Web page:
Carbon reduction pledges without action are like pandemic plans with no provision for social distancing, according to a group of University of Exeter scientists accusing governments of “climate hypocrisy” for supporting the 2015 Paris Agreement while subsidizing fossil fuels, clearcutting forests, and pursuing other policies that drive up greenhouse gas concentrations in the atmosphere.
Writing in the journal Global Sustainability, the scientists call for action on climate change that matches the global response to the COVID-19 pandemic—and, decades ago, to the challenge of ozone layer depletion, PV Buzz reports.
The paper calls on governments to adopt a seven-point plan that includes:
• Ending all fossil subsidies;
• Banning new exploration for fossil fuels of any kind;
• Banning any public expenditure on fossil infrastructure;
• An end to “justifying fossil fuel use” through carbon offsets;
• Redirecting fossil subsidies to support a green energy economy;
• Minimizing reliance on future negative emissions technologies like carbon capture and storage (CCS);
• Ending trade deals in which countries “buy products from nations that destroy rainforests in order to produce cheaper, greater quantities of meat and agricultural products for export.”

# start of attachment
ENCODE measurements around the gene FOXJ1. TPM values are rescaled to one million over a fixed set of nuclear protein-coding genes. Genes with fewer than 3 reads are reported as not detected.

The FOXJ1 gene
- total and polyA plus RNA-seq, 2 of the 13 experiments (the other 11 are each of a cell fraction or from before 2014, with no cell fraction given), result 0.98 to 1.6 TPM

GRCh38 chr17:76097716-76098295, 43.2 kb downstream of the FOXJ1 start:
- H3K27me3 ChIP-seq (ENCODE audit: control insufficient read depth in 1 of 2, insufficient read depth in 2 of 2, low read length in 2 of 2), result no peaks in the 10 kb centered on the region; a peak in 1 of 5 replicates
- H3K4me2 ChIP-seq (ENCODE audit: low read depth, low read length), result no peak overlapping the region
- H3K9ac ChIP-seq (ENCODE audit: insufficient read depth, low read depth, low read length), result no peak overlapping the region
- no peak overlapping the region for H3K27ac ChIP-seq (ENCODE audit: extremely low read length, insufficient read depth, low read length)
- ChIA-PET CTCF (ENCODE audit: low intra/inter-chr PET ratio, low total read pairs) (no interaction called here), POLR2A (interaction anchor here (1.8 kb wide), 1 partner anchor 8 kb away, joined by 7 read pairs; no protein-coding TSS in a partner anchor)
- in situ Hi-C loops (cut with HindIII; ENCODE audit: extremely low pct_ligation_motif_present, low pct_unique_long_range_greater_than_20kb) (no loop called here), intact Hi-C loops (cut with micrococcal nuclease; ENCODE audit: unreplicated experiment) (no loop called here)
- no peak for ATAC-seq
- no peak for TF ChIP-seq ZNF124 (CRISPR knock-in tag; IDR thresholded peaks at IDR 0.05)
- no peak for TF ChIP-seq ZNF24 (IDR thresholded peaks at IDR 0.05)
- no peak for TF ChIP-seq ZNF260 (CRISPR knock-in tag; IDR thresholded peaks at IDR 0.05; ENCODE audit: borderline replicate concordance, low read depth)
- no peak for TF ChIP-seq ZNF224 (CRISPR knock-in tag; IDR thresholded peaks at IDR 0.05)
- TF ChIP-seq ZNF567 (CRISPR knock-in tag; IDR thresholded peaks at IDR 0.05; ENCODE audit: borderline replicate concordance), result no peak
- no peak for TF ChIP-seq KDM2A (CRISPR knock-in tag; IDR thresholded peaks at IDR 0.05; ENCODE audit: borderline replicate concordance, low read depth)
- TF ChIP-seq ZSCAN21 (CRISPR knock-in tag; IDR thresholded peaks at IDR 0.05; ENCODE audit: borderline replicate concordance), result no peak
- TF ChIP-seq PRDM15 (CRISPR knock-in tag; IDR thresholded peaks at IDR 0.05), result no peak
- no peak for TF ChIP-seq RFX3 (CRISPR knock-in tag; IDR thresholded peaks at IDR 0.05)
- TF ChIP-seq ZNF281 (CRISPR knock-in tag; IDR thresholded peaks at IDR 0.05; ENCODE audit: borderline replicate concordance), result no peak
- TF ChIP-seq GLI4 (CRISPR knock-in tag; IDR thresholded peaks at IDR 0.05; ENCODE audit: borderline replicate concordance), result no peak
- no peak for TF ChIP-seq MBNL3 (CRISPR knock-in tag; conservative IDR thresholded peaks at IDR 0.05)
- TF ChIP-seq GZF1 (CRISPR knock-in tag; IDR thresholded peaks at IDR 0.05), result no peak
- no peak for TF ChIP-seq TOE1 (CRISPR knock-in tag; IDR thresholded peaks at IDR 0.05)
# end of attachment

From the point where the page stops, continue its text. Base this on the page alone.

“Restoring the ozone layer and minimizing the COVID-19 pandemic both required governments to enact specific legislation to address the precise causes of these problems,” said Exeter mathematician Mark Baldwin, assistant director of university’s Global Systems Institute (GSI).
“By contrast, Paris Agreement commitments are the equivalent of intending to restore the ozone layer without a plan for eliminating ozone-depleting substances, or intending to end the COVID-19 pandemic without a plan for social distancing to reduce the spread of the virus,” he added. “We know the climate crisis is caused mainly by fossil fuels. Current climate and energy policies are therefore nonsensical because they condemn greenhouse gas emissions by individuals while promoting fossil fuel production.”
“The fundamental reason we are not solving the climate crisis is not a lack of green energy solutions—it is that many governments continue energy strategies that prioritize fossil fuels,” agreed GSI Director Tim Lenton. “Individual behaviour choices—such as diets and modes of travel—are important, but more fundamental is to replace the supply of fossil fuels with green energy.”